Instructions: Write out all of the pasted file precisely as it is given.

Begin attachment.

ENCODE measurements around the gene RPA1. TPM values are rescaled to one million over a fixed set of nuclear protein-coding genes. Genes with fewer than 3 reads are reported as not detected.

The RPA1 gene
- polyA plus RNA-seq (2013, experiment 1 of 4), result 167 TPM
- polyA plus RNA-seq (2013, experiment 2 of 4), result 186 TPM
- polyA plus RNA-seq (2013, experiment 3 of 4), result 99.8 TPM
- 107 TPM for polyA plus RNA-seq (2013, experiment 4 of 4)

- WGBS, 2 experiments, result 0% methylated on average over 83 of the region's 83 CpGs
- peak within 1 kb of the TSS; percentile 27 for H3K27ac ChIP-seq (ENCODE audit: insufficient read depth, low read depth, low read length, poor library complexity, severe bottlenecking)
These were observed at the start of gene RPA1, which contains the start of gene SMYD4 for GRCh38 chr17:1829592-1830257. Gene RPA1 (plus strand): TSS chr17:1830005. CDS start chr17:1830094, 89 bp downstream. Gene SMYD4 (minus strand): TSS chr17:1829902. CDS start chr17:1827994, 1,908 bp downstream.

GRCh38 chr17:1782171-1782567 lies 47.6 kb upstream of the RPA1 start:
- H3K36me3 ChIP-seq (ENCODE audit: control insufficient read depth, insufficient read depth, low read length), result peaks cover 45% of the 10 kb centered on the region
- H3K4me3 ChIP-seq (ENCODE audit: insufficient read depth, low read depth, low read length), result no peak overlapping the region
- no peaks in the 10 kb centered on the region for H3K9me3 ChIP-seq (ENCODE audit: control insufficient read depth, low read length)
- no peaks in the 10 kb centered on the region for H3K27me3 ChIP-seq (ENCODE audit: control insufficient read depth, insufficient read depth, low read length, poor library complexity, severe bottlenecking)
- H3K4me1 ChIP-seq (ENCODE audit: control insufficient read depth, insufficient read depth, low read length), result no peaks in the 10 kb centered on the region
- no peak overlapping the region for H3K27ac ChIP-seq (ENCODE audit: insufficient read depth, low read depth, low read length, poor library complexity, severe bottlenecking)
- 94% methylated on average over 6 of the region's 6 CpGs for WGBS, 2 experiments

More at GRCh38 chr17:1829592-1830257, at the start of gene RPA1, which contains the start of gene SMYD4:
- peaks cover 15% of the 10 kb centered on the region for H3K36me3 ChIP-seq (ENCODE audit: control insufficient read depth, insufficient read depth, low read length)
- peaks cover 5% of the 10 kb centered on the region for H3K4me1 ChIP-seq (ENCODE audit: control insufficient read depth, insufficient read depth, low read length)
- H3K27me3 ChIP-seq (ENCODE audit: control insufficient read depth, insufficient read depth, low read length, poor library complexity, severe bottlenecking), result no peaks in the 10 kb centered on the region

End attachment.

ENCODE measurements around the gene RPA1. TPM values are rescaled to one million over a fixed set of nuclear protein-coding genes. Genes with fewer than 3 reads are reported as not detected.

The RPA1 gene
- polyA plus RNA-seq (2013, experiment 1 of 4), result 167 TPM
- polyA plus RNA-seq (2013, experiment 2 of 4), result 186 TPM
- polyA plus RNA-seq (2013, experiment 3 of 4), result 99.8 TPM
- 107 TPM for polyA plus RNA-seq (2013, experiment 4 of 4)

- WGBS, 2 experiments, result 0% methylated on average over 83 of the region's 83 CpGs
- peak within 1 kb of the TSS; percentile 27 for H3K27ac ChIP-seq (ENCODE audit: insufficient read depth, low read depth, low read length, poor library complexity, severe bottlenecking)
These were observed at the start of gene RPA1, which contains the start of gene SMYD4 for GRCh38 chr17:1829592-1830257. Gene RPA1 (plus strand): TSS chr17:1830005. CDS start chr17:1830094, 89 bp downstream. Gene SMYD4 (minus strand): TSS chr17:1829902. CDS start chr17:1827994, 1,908 bp downstream.

GRCh38 chr17:1782171-1782567 lies 47.6 kb upstream of the RPA1 start:
- H3K36me3 ChIP-seq (ENCODE audit: control insufficient read depth, insufficient read depth, low read length), result peaks cover 45% of the 10 kb centered on the region
- H3K4me3 ChIP-seq (ENCODE audit: insufficient read depth, low read depth, low read length), result no peak overlapping the region
- no peaks in the 10 kb centered on the region for H3K9me3 ChIP-seq (ENCODE audit: control insufficient read depth, low read length)
- no peaks in the 10 kb centered on the region for H3K27me3 ChIP-seq (ENCODE audit: control insufficient read depth, insufficient read depth, low read length, poor library complexity, severe bottlenecking)
- H3K4me1 ChIP-seq (ENCODE audit: control insufficient read depth, insufficient read depth, low read length), result no peaks in the 10 kb centered on the region
- no peak overlapping the region for H3K27ac ChIP-seq (ENCODE audit: insufficient read depth, low read depth, low read length, poor library complexity, severe bottlenecking)
- 94% methylated on average over 6 of the region's 6 CpGs for WGBS, 2 experiments

More at GRCh38 chr17:1829592-1830257, at the start of gene RPA1, which contains the start of gene SMYD4:
- peaks cover 15% of the 10 kb centered on the region for H3K36me3 ChIP-seq (ENCODE audit: control insufficient read depth, insufficient read depth, low read length)
- peaks cover 5% of the 10 kb centered on the region for H3K4me1 ChIP-seq (ENCODE audit: control insufficient read depth, insufficient read depth, low read length)
- H3K27me3 ChIP-seq (ENCODE audit: control insufficient read depth, insufficient read depth, low read length, poor library complexity, severe bottlenecking), result no peaks in the 10 kb centered on the region